Remember When ... A Soviet Nuclear Submarine Sank off the Coast of Bermuda

Someone salvaged some of the missiles and their warheads, and it doesn’t take Sherlock Holmes to figure out who.



One of the most dangerous incidents at sea during the Cold War took place on this day 36 years ago in the middle of the Atlantic Ocean. The Soviet Navy submarine K-219 caught fire and ultimately sank, killing three of her crew. Adding to the tragedy were the losses of the ship’s thermonuclear warheads and nuclear reactor, which threaten to unleash an environmental disaster if they are not someday recovered.

On October 3, 1986, K-219 was cruising approximately 600 miles northeast of the island of Bermuda. The ballistic missile submarine was designed to carry nuclear-tipped missiles within range of the United States as part of the USSR’s nuclear deterrence. A month after departing the Soviet Northern Fleet’s Gadzhiyevo submarine base, K-219 was conducting launch drills, preparing for the day it might launch its nuclear-tipped missiles at the eastern seaboard of the United States.

K-219 was a “Yankee”-class submarine, a NATO intelligence designation likely referencing the submarine’s uncanny resemblance to early George Washington-class U.S. Navy ballistic missile submarines. Unlike previous Soviet missile submarines, which stored their long missiles in the sail, the Yankee class stored shorter, more compact missiles in the hull behind the sail, in a raised hump, just like American submarines. (North Korea’s nuclear submarines, for example, still carry their more primitive missiles in the sail.)

At 420 feet long, with a beam of 38 feet, the Russian submarine was a long and slender nuclear-armed predator. K-219 had a maximum dive depth of 1,029 feet and a crew of approximately 120. Powered by two OK-700 90-megawatt nuclear reactors, she could travel at 27 knots underwater and had a range limited only by her food and water supply.



K-219 also bristled with armament: in addition to six 533-millimeter torpedo tubes and 18 torpedoes, the submarine carried 16 R-27U submarine-launched ballistic missiles (SLBMs). Each R-27U had a range of 1,900 miles. Its accuracy—measured in circular error probable (CEP), or the maximum distance from the target in which half of the warheads will fall—was 1.2 miles. This relatively poor accuracy required a big, civilization-smothering warhead to make up for it; as a result, each missile carried one megaton thermonuclear warhead or three individual 200-kiloton warheads. To illustrate K-219’s destructive firepower, one megaton equals 1,000 kilotons, with the atomic bomb dropped on Hiroshima, Japan rated at just 16 to 17 kilotons.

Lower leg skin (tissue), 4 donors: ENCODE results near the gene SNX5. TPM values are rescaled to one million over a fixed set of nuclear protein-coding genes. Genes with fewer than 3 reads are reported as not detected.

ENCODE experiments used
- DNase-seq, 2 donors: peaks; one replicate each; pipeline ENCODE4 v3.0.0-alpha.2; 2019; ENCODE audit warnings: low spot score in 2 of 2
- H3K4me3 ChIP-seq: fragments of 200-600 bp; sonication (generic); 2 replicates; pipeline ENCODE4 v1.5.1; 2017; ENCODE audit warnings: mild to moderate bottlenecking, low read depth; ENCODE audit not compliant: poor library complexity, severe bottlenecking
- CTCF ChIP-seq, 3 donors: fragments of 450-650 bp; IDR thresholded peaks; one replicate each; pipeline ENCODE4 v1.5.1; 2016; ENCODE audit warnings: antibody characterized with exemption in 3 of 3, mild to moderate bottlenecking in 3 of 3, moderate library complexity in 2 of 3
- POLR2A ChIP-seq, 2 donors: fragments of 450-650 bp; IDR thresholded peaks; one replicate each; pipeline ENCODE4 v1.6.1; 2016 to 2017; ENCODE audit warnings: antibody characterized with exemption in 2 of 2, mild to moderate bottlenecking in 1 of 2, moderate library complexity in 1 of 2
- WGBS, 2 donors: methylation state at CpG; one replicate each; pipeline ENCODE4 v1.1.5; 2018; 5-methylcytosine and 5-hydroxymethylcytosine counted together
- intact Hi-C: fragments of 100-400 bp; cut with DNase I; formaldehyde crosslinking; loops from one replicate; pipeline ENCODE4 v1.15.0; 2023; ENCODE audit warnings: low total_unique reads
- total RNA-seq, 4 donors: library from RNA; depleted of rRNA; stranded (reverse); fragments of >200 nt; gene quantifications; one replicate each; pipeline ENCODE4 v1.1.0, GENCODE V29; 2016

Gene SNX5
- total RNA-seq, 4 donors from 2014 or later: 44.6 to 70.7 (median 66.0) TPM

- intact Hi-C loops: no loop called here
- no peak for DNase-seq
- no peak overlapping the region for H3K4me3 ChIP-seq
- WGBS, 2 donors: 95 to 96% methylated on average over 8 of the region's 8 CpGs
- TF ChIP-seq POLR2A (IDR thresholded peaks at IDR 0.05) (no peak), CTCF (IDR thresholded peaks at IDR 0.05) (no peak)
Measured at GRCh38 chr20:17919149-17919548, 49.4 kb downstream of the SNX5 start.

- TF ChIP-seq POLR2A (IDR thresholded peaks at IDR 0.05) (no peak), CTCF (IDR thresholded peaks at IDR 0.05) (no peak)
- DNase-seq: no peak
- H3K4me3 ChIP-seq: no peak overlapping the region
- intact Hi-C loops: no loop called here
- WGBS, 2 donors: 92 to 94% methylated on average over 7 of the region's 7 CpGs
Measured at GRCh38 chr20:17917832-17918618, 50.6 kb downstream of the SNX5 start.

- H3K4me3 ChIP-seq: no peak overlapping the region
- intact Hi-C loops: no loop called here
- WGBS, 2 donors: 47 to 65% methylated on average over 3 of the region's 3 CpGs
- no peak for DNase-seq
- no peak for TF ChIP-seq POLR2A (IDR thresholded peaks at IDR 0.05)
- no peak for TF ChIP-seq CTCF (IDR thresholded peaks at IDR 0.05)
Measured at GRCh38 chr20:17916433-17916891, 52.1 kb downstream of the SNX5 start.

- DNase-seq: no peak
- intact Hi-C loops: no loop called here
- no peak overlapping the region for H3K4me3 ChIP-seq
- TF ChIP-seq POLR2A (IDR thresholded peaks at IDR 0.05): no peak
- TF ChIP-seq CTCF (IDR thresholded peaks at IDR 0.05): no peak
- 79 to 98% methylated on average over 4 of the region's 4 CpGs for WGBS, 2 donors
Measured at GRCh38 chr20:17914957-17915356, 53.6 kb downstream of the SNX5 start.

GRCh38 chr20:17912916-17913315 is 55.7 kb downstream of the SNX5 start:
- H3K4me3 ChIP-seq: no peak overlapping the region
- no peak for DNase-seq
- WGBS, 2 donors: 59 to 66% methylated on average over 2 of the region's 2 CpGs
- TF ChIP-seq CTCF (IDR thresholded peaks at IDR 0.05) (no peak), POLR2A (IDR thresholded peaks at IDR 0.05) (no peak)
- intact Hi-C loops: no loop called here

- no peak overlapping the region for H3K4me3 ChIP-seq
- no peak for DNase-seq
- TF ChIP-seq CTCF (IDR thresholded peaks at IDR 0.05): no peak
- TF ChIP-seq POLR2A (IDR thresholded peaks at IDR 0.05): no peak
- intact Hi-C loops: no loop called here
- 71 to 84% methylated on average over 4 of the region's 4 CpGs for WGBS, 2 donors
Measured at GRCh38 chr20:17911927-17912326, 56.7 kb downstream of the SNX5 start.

On that day in 1986, K-219 was sailing submerged in the Sargasso Sea when a missile fuel leak sparked an explosion. After battling the explosion and fire, the crew was also forced to manually shut down the reactors, a standard procedure aboard a nuclear-powered ship to prevent the fire from breaching the reactors. The accident killed four crew members (one of whom died while shutting down the reactors) and injured an unknown number more.

After three days of fighting to save the ship, the Soviet commercial ship Krasnogvardeysk took it under tow. The tow cable abruptly snapped and K-219 sank in 18,000 feet of water. In high-level conversations, Soviet officials stated they believed the hull would implode at 2,296 feet.